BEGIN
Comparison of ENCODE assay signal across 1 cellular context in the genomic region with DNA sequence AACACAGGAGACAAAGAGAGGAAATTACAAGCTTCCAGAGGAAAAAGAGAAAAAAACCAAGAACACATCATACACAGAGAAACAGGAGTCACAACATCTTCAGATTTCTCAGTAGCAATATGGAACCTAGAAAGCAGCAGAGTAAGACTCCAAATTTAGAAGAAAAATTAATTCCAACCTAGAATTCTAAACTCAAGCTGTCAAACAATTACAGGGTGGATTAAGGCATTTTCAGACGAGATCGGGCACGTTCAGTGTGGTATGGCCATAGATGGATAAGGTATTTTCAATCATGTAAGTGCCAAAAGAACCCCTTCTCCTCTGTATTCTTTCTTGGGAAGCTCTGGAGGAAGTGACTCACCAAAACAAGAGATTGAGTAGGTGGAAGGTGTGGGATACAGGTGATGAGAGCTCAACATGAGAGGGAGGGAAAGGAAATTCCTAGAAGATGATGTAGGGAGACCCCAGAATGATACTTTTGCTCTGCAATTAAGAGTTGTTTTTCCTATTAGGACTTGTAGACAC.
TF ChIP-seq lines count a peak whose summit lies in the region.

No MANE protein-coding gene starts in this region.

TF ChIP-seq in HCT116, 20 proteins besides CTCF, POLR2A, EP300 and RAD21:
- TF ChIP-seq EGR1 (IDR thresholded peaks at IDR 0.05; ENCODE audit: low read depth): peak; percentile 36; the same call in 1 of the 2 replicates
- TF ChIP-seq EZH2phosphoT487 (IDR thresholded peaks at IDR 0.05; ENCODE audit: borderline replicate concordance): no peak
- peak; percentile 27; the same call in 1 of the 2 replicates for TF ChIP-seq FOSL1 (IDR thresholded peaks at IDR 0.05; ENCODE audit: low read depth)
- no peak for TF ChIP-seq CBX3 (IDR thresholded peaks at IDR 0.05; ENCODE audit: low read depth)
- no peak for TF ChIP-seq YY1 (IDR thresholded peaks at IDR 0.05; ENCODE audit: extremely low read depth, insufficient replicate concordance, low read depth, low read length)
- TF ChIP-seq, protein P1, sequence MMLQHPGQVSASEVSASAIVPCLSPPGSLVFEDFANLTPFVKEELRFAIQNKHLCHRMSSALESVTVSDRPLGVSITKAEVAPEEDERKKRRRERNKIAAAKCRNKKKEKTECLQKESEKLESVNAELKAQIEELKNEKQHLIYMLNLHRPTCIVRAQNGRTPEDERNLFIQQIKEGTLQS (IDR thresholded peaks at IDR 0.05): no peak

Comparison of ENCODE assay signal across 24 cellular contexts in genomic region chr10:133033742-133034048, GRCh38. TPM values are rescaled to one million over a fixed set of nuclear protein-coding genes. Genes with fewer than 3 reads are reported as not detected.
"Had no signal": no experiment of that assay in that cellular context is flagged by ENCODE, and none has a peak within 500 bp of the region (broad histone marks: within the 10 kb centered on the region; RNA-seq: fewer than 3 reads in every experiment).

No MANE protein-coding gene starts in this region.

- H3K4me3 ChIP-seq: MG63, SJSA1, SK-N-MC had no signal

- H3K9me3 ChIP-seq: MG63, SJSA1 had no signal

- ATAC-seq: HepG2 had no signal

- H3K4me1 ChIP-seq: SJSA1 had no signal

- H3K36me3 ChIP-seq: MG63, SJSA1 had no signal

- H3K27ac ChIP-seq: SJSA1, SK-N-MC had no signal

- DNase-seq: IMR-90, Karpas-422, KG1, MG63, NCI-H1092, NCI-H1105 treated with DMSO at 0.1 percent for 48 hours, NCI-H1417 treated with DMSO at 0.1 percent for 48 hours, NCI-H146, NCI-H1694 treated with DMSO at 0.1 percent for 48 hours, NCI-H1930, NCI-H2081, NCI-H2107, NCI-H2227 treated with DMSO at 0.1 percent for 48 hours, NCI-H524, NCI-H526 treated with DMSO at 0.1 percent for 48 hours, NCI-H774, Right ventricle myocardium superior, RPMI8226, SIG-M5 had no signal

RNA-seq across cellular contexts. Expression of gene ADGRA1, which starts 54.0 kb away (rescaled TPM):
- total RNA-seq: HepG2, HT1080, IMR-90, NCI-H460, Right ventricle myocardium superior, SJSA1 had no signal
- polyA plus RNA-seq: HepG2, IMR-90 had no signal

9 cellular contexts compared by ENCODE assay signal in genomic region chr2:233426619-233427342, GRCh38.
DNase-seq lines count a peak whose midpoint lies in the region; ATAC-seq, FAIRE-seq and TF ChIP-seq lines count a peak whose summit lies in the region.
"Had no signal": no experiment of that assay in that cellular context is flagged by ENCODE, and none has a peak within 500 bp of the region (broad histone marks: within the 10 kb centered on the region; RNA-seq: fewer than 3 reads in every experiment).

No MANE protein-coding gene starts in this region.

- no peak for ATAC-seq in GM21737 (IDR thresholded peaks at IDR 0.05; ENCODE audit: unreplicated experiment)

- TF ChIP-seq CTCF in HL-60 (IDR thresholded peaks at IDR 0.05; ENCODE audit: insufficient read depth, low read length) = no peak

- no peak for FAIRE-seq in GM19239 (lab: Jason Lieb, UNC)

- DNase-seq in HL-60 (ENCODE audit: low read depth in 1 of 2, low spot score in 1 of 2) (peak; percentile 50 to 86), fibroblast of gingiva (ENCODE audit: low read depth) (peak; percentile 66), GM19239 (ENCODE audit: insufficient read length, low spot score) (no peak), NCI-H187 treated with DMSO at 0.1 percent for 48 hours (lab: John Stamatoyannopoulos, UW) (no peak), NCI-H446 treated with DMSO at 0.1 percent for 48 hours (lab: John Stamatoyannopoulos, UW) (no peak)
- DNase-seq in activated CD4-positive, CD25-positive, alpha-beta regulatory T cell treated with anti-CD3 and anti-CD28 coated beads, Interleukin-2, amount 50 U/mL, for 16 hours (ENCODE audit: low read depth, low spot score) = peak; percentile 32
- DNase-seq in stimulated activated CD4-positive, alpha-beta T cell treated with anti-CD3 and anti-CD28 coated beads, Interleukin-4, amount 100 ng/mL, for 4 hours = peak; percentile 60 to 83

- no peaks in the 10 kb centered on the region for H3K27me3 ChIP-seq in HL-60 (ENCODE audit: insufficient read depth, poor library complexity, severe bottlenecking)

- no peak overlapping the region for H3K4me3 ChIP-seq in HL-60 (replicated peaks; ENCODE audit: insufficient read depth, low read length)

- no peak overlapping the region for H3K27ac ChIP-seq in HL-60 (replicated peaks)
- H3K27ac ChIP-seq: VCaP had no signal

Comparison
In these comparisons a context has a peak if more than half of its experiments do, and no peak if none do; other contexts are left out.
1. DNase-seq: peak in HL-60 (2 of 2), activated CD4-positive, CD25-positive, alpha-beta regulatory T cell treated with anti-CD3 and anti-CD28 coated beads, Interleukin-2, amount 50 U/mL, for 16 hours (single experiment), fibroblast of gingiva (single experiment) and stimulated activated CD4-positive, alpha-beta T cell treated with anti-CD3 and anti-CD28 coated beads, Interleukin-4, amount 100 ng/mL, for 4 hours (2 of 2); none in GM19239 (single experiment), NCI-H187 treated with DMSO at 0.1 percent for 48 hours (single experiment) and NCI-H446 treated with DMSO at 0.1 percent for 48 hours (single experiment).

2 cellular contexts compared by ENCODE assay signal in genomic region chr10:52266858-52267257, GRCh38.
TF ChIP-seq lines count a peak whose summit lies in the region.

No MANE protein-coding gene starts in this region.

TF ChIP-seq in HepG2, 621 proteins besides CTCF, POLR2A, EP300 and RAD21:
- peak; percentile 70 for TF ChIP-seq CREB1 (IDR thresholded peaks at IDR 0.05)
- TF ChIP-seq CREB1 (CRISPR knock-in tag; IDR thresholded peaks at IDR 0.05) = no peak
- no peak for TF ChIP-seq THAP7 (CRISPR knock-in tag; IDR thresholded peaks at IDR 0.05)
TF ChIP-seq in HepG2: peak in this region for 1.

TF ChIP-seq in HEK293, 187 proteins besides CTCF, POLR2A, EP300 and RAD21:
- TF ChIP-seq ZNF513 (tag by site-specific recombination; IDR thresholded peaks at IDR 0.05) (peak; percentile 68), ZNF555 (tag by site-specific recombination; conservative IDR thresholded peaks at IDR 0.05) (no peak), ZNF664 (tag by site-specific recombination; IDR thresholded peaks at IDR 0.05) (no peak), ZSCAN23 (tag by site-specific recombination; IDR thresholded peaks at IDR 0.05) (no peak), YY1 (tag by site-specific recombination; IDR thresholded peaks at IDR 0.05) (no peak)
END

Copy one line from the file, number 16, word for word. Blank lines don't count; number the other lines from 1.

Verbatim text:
- ATAC-seq: HepG2 had no signal